From WikiAlpha
Revision as of 15:36, 4 January 2022 by Phan Văn Bằng (Talk | contribs) (Created page with "History Streaming arose in the early 2010s, originating in sites like YouTube where users could upload videos of themselves in the form of vlogs or Let's Plays. While all cont...")

(diff) ← Older revision | Latest revision (diff) | Newer revision → (diff)
Jump to: navigation, search

History Streaming arose in the early 2010s, originating in sites like YouTube where users could upload videos of themselves in the form of vlogs or Let's Plays. While all content was not live, users were still able to gain a sizable audience and make a living off of their content. Other sites like Twitch increased this popularity.[1] Due to the millions of dollars that streamers can make, streaming has become a viable career option for individuals who have personality or skill.[2]

Varieties Video games Main articles: Video game live streaming and Let's Play

Felix Kjellberg, better known as PewDiePie, has one of the largest subscriber bases for his Let's Play and Commentary videos. Let's Players have been the most popular streamers by far since the beginning of live streaming. Today, the majority of streamers make their living from doing Let's Plays, live speedruns, and walkthroughs of video games. The biggest video game streamers are PewDiePie and Ninja who make millions of dollars each year just from streaming.[3][4]

IRL streams See also: Lifecasting (video stream) While the majority of professional and part-time streamers play video games, many often do IRL (in real life) streams where they broadcast their daily life. At first, many streaming sites prohibited non-gaming live streams as they thought it would harm the quality of the content on their sites but the demand for non-gaming content grew.[5] Topics include answering questions in front of a computer, streaming from their phone while walking outside, or even doing tutorials. IRL streams are alternatives to viewers who do not necessarily like to play video games.[6]

Pornographic streaming Main article: Webcam model Pornographic streams are a way to directly communicate with porn stars. Camgirls broadcast while nude or performing sexual acts often on demand from viewers. Sites like Plexstorm have created a niche by streaming video gamers performing or showing sexual content including pornographic games.[7]

Asia Asia has become a big marketplace, especially in South Korea and China.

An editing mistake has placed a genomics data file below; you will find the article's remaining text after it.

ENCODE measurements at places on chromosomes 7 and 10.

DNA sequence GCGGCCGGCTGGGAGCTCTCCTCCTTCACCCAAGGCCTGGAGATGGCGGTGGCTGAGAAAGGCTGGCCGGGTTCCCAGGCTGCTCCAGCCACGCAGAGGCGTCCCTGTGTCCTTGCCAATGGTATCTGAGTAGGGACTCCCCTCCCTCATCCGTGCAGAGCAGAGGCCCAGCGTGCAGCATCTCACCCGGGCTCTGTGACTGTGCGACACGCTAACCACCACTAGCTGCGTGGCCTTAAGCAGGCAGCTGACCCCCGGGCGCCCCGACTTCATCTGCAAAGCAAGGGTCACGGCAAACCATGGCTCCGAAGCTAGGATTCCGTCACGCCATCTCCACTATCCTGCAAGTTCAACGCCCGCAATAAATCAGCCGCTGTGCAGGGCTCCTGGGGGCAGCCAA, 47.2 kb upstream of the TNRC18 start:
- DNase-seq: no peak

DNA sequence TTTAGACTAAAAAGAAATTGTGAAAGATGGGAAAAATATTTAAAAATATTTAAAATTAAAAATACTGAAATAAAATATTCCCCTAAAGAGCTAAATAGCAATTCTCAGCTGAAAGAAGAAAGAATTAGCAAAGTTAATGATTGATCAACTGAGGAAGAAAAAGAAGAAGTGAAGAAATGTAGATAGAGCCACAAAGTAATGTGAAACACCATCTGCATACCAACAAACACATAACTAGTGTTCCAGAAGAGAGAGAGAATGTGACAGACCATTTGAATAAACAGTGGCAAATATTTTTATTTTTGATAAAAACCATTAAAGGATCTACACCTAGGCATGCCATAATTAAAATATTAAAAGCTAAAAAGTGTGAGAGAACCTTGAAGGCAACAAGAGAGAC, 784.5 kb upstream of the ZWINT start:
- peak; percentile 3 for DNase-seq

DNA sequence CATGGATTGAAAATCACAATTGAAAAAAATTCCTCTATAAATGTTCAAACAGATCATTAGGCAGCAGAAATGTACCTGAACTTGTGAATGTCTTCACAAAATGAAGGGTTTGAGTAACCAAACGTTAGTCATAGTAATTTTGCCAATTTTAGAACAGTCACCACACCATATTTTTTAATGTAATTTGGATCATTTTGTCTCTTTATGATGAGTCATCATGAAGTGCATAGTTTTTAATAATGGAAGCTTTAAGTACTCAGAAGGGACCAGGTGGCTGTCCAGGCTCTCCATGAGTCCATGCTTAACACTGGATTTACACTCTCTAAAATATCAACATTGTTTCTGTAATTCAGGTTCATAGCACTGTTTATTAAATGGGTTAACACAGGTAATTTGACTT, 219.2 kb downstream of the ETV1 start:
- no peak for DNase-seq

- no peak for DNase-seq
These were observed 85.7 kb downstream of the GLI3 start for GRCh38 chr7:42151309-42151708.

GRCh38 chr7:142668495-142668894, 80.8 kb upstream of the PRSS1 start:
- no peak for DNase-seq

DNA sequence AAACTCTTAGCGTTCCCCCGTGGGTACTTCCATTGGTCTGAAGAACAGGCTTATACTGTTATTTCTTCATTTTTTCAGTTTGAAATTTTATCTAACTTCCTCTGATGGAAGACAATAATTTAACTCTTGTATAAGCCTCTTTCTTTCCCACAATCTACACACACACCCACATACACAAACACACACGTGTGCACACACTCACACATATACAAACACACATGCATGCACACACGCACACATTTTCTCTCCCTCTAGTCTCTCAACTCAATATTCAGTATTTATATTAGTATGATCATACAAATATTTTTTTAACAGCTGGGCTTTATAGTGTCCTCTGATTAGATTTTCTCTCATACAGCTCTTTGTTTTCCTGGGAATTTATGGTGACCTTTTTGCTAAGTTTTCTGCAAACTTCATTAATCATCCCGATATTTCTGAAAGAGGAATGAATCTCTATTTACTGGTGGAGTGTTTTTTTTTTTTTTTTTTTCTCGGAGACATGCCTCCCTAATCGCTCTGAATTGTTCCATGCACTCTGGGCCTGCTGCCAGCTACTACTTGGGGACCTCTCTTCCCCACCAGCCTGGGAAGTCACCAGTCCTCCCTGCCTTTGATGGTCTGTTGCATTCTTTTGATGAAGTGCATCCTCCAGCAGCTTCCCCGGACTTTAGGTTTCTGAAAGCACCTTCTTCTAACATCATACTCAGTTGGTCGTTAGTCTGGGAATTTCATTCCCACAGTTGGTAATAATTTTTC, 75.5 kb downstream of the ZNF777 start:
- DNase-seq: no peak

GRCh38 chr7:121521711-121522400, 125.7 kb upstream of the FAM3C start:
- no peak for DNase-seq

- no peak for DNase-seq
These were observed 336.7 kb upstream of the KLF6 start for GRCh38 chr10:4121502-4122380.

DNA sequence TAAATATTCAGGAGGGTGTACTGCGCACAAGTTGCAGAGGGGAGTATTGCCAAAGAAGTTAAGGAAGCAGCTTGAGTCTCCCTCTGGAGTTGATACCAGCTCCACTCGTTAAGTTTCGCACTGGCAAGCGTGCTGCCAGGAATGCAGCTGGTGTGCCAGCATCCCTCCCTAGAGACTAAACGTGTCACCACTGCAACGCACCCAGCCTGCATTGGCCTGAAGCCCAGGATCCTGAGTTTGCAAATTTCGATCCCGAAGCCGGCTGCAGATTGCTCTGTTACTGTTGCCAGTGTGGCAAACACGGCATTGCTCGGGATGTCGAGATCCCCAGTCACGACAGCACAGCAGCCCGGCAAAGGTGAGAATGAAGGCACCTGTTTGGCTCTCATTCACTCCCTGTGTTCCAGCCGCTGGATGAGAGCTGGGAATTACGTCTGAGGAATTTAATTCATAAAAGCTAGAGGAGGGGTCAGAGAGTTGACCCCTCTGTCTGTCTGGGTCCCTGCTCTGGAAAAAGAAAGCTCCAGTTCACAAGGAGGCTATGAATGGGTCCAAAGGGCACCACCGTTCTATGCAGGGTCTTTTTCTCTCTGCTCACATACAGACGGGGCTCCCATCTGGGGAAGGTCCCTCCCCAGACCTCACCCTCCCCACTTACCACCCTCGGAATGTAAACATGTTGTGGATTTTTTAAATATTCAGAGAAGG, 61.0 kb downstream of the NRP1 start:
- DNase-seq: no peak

Broadcast jockey In South Korea, a streamer is called a broadcast jockey or BJ. Broadcast jockeys have become popular over the years in Korea thanks in part to many of them being more relatable to viewers than some celebrities and becoming famous enough to appear on TV shows. While it is common for broadcast jockeys to become national stars, there has been a recent rise in the number of famous Korean idols and celebrities becoming broadcast jockeys either as a way to supplement their career or full-time as they make more money streaming than they would acting or singing.[8][9] The number of famous stars becoming full-time broadcast jockeys has outpaced the number of part-timers as many prefer freedom over professional offers.[10] Politicians have streaming channels.[11] Korean sites include AfreecaTV, Naver TV, and KakaoTV in addition to worldwide streaming sites like Twitch, YouTube, Mixer, Periscope, and Bigo Live.

Mukbang Main article: mukbang Mukbang originated in South Korea, as the live-streaming of eating a meal. Global sites like Twitch offer "Social Eating".[12]

China China has become the largest marketplace for live streaming. A large number of streamers make $10,000-$100,000 a month without having to be a big name on the Internet.[13] This is due to the large population and the ubiquity of smartphones where many Chinese citizens prefer to consume their entertainment. The live streaming market grew 180% in 2016 and has grown even more since then.[14] Chinese streaming sites may be restricted to Chinese content and audiences due to the strict Internet rules in the country and the difficulty of cooperating with the Chinese Communist Party. Many Chinese streamers average 100,000 viewers per stream and earn $29,000 per month just by partnering with an agency.[15]

See also Lifecasting Live streaming Streaming media YouTuber Virtual YouTuber References

Anderton, Kevin. "The Business Of Video Games: Streamers And Refereum [Infographic]". Forbes.
"Average streamer number on YouTube Gaming Live and Twitch 2018 - Statistic". Statista.
"The YouTuber who has made more money than Cameron Diaz this year". The Independent. 15 October 2015.
Tassi, Paul. "'Fortnite' Legend Ninja Talks Twitch Fame And Fortune, And The Game That Got Him There". Forbes.
"Twitch now permits streamers to broadcast non-gaming vlog-style content". 15 December 2016.
"IRL Streaming: Spontaneous Entertainment For An Audience That's Always Live".
AVN, AVN Staff. "Plexstorm's Streaming Site Connects Porn Gamer Girls with Fans". AVN.
"Former Idols Are Becoming Broadcast Jockeys, And It's No Wonder Why". 10 May 2018.
"Actress Shin Se-kyung thrives as YouTuber". koreatimes. December 12, 2018.
Kim, Dasol (6 March 2018). "Celebrities Who Have Become Broadcast Jockeys aka BJ's".
"More politicians become YouTubers to promote themselves". koreatimes. 9 December 2018.
Harris, Jenn (18 December 2013). "South Korean dinner porn: No nudity, and a lot of food". Los Angeles Times.
"How to make $100,000 a month in China, live-streaming your life - The Washington Post".
"Report: China's live streaming market grew 180% in 2016 · TechNode". 31 March 2017.
Chen, Qian (1 December 2016). "China's live-streaming explosion: a game changer for all?".